been developing software for over 40 years including for Uncle Sam.
I understand the rationale for IBNS as the Navy tries to do more with less headcount.
But there is an old IT saying "Build a foolproof system and only a fool will use it"
That big red button is a nice idea but the implementation sucked as it never displayed what it just changed. If it had told them where a command had been moved to (main, backup or engine room stations) it would allow people at each station to know who had control of what. In fact those monitors should be showing where command is currently assigned as far as I am concerned. Looking at the diagrams in that article, it looks like both steering and power have displays but do not say if that is the device for that monitor (eg helm, lee helm etc), or that status is which status has control no matter what mode it is set to. And from reading the article, they do not say the system told all the other helms whenever one had taken control of steering or propulsion.
Such gaps can be caused by a developer writing code to detailed requirements, but with no understanding of the actual use. Many years ago, we had issues with integrated inventory control system release. The responsible project leader was seasoned, sharp and well educated but the users were up in arms. I suggested to the project manager he should fly up to Canada and pull stock in the stockroom for a few days to learn the business his released was focused on. The guy flipped out being asked to do such a demeaning thing what with all his degrees from renowned universities around the world in system design. I insisted he fly up. I get a call 3 days later from the guy saying he needed at least another week as he had seen he light and needed time to fix several issues. Within a month, everything was working perfectly and we successfully deployed worldwide. New systems are always based on dreams of the future and not all consequences are thought out when the specs are signed off. Having folks with "cockpit time" makes a world of difference.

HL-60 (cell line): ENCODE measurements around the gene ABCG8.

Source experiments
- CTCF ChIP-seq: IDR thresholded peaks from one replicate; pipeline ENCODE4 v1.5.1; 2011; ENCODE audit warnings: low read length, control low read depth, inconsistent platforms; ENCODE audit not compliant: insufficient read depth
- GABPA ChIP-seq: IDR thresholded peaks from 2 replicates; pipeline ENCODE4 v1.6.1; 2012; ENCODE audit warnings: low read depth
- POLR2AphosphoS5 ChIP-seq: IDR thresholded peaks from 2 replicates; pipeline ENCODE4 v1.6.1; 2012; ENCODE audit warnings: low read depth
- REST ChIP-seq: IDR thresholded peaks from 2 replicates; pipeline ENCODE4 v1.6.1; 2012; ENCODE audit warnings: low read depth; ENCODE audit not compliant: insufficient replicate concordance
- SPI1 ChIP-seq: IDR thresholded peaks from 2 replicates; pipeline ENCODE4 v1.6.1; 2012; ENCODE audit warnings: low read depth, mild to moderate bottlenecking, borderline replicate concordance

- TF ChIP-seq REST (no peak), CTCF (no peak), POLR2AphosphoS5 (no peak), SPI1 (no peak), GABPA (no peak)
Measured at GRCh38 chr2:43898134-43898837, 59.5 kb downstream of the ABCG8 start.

I am also concerned that release management on the code did not exist and every system configuration then was different. One may fix an issue on 1 ship, but there needs to be a process to ensure the code is updated every 6 months or so to ensure they have the latest fixes.
But as wonky as that code is, I keep coming back to "why the hell did they not just shut it down when things went pear shaped?".
They had 5 minutes from 1st failure until the collision. Radio an emergency on the vhf to warn local traffic and shut it down. I have had issues with the integrated nav systems on boats and when in dangerous areas especially after sunset the first thing is stop and figure out WTF is going on as there is an issue in the system and/or user. They were hours from the end of their mission. why not stop and figure it out instead of barrelling along at 20 knots? It is like you driving with speed control on you car and all the sudden the car starts to go faster and faster. Once you hit that button to disengage along with touching the brakes and it still fails, you look for a straight away so you can shut the car down knowing the steering column could lock.